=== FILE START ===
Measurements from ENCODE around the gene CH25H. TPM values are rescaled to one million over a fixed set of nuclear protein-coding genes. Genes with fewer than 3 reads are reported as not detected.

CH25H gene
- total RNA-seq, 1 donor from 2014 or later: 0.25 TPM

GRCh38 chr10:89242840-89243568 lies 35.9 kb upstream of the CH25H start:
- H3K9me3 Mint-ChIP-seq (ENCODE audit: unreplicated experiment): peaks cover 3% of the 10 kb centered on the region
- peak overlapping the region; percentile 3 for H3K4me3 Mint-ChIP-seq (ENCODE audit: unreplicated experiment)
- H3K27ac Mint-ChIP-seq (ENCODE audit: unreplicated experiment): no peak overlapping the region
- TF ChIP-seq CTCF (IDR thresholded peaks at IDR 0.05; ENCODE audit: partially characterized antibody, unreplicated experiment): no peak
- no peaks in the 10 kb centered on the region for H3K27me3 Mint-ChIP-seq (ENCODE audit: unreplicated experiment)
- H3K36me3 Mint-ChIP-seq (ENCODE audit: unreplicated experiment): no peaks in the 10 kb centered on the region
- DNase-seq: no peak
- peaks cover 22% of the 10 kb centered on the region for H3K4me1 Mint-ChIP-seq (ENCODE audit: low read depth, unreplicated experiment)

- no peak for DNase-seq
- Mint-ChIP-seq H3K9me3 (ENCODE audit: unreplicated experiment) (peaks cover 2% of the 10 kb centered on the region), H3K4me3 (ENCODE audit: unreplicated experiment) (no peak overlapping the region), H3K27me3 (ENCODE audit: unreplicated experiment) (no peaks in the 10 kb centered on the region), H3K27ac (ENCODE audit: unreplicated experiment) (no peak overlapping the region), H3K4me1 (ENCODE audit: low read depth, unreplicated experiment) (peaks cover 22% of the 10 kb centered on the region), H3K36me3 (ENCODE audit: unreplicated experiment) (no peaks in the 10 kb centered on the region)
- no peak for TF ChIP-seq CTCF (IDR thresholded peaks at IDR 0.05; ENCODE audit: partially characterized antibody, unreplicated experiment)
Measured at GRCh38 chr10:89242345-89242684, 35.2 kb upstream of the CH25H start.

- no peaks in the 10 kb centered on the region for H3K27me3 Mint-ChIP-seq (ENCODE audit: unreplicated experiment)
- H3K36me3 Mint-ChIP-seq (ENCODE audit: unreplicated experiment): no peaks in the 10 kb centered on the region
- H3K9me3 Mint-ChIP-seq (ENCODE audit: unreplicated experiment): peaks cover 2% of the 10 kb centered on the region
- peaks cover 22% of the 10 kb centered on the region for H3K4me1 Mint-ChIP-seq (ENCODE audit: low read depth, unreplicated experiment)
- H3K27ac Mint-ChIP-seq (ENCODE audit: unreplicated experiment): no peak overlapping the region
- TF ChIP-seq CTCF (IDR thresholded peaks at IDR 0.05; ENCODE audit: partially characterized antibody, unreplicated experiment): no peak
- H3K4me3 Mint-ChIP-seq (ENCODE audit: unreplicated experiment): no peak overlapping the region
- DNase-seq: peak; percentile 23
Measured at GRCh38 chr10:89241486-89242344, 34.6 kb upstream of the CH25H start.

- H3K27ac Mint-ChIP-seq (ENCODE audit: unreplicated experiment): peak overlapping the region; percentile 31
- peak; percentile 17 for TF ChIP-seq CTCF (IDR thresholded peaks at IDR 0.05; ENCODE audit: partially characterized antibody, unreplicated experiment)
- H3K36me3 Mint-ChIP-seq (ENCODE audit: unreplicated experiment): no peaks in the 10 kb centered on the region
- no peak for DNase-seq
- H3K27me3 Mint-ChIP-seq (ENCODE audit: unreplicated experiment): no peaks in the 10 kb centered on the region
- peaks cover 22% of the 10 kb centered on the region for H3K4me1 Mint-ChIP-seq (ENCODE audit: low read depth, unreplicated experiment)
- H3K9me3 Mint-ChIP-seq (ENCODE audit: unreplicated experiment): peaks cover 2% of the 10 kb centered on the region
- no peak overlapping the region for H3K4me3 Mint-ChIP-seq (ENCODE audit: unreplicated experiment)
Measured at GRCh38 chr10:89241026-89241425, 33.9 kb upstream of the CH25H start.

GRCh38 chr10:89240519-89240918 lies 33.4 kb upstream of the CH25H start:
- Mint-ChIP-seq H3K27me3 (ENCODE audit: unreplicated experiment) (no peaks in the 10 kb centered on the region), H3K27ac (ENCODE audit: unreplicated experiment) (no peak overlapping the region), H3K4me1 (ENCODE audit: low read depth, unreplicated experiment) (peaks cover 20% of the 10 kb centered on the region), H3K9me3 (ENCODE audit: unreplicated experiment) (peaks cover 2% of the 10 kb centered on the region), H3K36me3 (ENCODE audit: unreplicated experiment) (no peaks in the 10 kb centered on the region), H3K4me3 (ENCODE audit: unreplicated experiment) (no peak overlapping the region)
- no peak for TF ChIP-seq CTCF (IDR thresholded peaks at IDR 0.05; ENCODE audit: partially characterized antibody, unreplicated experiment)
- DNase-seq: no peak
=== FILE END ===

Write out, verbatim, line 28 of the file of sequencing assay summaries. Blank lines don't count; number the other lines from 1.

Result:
- H3K36me3 Mint-ChIP-seq (ENCODE audit: unreplicated experiment): no peaks in the 10 kb centered on the region